Vancouver Aquarium’s Dr. Lance Barrett-Lennard, and his colleagues Dr. John Durban and Dr. Holly Fearnback are leading the way on novel insights into the health of killer whales in British Columbia. For decades, the resident population of killer whales have been studied, mostly by boat-based surveys to understand their social organization, genetics and vocal dialects. However, a report published by Dr. John Ford in 2009 linked declines in Chinook salmon with higher killer whale mortality in both the southern and northern resident populations.
Ford’s paper sparked a lot of interest in the scientific community and resulted in a number of workshops and an independent scientific panel report on the effects of the salmon fisheries on southern resident killer whales. This report in turn highlighted the urgent need to understand more about which salmon runs are most important to the killer whales and earlier detection of when their health might be declining.
In order to better understand what is going on, Lance and his team are using drones to take photos of them from above. These aerial images give us a whole new perspective and allow scientists at Vancouver Aquarium to determine how healthy the population is.
Now in the 3rd year of research, Lance and his colleagues are able to assess the condition of each whale by measuring the length and width of the whales using a technique called photogrammetry. Whale condition is linked to foraging success, and so the more the residents can find Chinook salmon, the better their condition will be. What this essentially means is that we can determine how fat and healthy they are or how close to starvation they might be. This technique can even be used to identify pregnant females from as early as 5 months!
Photogrammetry by use of drones is proving to be quick, easy and reliable to detect variation in condition. The drones, all used under permit, are quiet and are flown high so as to ensure they do not disturb the whales. This technique is providing invaluable information on killer whales and it will soon also be applied to humpback whales in British Columbia.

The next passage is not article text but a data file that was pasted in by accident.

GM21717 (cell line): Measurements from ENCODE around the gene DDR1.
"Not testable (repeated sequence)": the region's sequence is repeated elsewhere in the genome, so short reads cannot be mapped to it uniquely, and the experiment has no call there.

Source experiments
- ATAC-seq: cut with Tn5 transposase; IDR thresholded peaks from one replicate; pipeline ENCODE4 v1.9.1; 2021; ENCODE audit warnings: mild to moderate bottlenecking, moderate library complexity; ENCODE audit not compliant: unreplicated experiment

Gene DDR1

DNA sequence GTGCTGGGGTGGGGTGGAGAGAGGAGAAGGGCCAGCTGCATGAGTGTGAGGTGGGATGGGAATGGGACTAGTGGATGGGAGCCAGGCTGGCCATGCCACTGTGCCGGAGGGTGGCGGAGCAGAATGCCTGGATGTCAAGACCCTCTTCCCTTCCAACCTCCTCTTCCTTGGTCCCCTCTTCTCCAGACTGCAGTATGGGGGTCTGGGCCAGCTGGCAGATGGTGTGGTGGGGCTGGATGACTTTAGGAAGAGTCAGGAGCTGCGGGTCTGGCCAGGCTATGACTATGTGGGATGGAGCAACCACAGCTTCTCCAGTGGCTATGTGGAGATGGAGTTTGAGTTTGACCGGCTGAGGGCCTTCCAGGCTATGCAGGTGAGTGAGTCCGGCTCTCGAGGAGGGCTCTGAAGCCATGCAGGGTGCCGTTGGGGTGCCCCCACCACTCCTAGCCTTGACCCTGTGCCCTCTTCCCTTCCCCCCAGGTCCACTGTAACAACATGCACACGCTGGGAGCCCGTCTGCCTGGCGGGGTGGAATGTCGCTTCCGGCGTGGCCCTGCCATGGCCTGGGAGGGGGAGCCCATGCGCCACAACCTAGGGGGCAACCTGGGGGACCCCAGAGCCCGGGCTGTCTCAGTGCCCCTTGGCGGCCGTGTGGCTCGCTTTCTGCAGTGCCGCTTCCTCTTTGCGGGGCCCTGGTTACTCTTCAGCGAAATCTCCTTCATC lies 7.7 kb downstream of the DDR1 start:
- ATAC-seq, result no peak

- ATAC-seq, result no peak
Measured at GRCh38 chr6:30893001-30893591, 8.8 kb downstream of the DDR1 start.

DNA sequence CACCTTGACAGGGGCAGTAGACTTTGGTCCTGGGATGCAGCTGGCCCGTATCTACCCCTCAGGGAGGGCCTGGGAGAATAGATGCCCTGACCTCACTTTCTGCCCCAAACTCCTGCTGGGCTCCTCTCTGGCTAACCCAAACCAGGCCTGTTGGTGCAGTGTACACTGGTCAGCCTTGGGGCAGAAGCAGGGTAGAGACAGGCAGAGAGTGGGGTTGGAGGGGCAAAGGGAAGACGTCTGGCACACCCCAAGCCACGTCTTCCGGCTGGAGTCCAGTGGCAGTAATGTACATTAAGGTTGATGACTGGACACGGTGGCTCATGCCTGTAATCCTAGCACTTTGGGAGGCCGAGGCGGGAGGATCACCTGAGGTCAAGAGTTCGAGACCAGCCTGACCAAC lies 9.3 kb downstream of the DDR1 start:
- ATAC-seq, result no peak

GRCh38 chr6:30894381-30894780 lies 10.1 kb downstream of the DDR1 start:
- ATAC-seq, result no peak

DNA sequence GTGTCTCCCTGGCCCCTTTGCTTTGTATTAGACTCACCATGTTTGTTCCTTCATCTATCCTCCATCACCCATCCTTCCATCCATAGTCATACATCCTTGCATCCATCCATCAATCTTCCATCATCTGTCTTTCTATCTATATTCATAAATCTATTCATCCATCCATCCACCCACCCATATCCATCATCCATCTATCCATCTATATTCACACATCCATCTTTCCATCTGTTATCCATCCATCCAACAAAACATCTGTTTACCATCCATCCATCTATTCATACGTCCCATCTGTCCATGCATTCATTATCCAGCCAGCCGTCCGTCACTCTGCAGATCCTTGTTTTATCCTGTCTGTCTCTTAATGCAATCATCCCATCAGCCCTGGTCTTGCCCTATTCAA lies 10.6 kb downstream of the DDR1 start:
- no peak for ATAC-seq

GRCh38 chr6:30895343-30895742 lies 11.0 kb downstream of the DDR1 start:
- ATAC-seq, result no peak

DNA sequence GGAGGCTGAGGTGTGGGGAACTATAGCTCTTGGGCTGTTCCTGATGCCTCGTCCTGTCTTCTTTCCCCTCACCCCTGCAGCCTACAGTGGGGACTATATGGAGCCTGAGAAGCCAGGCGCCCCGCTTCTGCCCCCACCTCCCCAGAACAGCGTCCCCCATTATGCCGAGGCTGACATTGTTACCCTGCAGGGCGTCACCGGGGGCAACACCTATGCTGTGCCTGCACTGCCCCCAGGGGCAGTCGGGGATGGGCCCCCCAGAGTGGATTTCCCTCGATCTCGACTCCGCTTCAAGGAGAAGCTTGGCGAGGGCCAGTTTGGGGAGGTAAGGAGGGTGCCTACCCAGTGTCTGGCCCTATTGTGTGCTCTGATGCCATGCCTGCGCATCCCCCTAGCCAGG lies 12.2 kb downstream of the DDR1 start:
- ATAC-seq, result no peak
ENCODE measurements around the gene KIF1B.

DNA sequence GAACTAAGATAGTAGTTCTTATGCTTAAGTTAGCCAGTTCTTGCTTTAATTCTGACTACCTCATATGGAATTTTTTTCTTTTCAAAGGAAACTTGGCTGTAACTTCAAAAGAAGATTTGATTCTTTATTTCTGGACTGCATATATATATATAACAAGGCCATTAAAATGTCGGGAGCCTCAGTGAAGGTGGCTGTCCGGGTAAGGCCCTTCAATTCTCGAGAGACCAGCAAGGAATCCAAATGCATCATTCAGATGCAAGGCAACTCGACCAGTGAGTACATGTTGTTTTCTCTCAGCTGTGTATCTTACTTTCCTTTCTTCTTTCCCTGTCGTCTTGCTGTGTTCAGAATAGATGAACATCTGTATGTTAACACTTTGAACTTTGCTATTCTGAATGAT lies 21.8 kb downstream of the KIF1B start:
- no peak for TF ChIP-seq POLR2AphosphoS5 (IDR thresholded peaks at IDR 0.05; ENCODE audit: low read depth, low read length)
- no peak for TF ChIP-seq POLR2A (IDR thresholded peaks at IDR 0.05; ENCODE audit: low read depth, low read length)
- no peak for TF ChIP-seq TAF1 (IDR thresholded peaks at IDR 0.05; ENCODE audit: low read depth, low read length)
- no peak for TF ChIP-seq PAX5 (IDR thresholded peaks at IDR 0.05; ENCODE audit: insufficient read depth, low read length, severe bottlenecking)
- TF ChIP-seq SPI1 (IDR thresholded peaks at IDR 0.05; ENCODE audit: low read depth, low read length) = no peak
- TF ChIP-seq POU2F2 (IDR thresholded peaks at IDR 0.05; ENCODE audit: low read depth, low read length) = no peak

Humpback whales suffered massive declines in numbers during the whaling period but their numbers have been making a steady come-back in the last 25-30 years. Since they show high site fidelity, it is thought that some areas may be close to carrying capacity and measuring their condition will provide scientists with information on the productivity of each site and how that impacts humpback whale condition and population size.
So far the team have collected photos from the northern resident killer whale population (August 2014 and 2015), and all of the southern resident population (September 2015 and May 2016). This summer, the team will once again be heading to both the San Juan Islands and the Johnstone Strait to photograph all the resident killer whales again to see if there are any changes in their condition.
Funding is in place to continue the project until at least the end of 2017, but Lance hopes that it will become a long term monitoring tool that will help identify when the whales are nutritionally stressed, before they begin to starve. In particularly lean years, human fisheries for Chinook salmon could be restricted in the whales’ key foraging areas to ensure their access to prey.
This research is funded by Vancouver Aquarium, National Oceanographic Atmospheric Association (NOAA), SeaWorld Bush Gardens Conservation Fund and the National Fish and Wildlife Foundation.
Written by Natalie Sanders